Less Invasive is Better for PAD
Peripheral artery disease (PAD) can be treated by several methods depending on severity of the leg blockage. Bypass surgery in the leg is one option, but less-invasive endovascular surgery is preferred when appropriate.
Depression Linked to Increased PAD Risk
Patients suffering from depression may be at an increased risk of developing peripheral artery disease (PAD), a painful condition in which arteries narrow, usually in the legs or pelvis.
Mixed Results for Merck Blood Thinner
A second large study has revealed less than stellar results for an experimental Merck blood thinner. Researchers found that while it reduced cardiovascular events, it also increased the risk of major bleeding.
Aspirin Effective for PAD Patients
Patients with peripheral artery disease (PAD) appear to be able to improve their ability to walk without pain for longer periods when taking aspirin in conjunction with walking therapy.
Women With PAD Undertreated But Higher Risk
Peripheral artery disease (PAD) affects men and women nearly equally. Yet women are still more likely to go undiagnosed, even though the serious circulatory disease can nearly triple their risk of stroke and heart attack.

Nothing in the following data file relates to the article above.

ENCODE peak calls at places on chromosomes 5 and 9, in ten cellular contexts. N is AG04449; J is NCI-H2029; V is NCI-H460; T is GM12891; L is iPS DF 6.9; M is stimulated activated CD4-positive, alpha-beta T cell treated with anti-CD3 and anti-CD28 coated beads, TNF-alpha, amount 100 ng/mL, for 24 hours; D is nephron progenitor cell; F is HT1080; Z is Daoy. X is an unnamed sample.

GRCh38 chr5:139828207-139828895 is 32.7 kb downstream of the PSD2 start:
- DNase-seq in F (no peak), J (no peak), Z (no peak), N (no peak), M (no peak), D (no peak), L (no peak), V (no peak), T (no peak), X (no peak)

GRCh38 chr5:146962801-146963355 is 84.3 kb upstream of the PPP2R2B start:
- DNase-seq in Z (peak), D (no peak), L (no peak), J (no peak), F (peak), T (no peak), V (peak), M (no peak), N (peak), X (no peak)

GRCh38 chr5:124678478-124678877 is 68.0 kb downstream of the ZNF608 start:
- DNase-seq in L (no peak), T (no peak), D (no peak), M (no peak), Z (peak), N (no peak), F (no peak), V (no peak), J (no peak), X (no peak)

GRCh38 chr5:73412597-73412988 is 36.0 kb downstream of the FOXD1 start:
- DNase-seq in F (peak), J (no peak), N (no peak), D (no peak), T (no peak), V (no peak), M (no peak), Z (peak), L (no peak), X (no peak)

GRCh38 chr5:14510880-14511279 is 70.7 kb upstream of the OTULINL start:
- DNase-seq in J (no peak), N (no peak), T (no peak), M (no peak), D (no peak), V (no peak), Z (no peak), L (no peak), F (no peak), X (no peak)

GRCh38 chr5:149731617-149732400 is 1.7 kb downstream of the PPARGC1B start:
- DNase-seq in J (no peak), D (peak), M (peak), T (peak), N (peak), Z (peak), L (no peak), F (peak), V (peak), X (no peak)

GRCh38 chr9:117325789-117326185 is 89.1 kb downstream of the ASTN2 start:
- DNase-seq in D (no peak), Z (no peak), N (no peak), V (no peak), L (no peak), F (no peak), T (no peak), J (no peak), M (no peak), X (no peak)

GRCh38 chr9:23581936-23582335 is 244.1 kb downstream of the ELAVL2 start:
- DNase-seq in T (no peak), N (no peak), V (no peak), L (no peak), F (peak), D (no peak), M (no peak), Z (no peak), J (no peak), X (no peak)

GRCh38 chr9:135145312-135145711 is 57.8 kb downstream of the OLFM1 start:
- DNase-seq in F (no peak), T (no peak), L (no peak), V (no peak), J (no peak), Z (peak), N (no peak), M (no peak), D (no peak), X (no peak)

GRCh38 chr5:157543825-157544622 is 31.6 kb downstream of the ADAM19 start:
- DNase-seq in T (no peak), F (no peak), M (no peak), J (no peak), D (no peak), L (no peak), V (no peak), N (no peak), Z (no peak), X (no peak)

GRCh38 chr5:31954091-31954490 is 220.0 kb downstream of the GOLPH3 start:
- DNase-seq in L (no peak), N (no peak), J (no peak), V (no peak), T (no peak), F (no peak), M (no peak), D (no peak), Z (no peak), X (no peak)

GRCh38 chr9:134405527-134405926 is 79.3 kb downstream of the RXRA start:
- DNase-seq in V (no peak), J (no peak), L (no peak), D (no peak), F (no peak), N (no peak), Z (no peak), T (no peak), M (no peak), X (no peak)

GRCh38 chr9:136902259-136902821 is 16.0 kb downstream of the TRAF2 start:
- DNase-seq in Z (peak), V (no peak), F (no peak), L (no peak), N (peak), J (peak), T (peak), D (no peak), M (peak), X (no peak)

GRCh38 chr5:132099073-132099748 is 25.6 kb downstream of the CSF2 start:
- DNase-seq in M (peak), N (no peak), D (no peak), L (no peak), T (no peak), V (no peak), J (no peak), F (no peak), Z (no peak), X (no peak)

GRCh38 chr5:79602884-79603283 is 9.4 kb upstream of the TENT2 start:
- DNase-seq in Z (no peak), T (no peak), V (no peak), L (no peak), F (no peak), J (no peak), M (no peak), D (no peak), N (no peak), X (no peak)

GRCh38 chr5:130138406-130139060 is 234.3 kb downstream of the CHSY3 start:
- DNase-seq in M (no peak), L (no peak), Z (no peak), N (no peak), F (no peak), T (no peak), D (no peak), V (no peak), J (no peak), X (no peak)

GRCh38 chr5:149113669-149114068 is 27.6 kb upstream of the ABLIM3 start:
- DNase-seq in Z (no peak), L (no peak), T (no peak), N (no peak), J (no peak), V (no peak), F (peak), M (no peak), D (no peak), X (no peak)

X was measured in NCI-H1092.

PAD Treatments Not Equal
Peripheral artery disease patients may not be receiving the same quality of care, and some may be paying more for similar treatment, depending on the type of provider.
Walk Your Heart to Health
Hold off on getting a stent if you suffer from peripheral artery disease (PAD). A simpler and less invasive supervised exercise program may better improve walking ability in patients with clogged blood vessels to the legs.
FDA Panel Green Lights New PAD Stent
A U.S. Food and Drug Administration panel has unanimously voted to approve the first drug-eluting stent developed to treat peripheral artery disease after deeming it both effective and safe.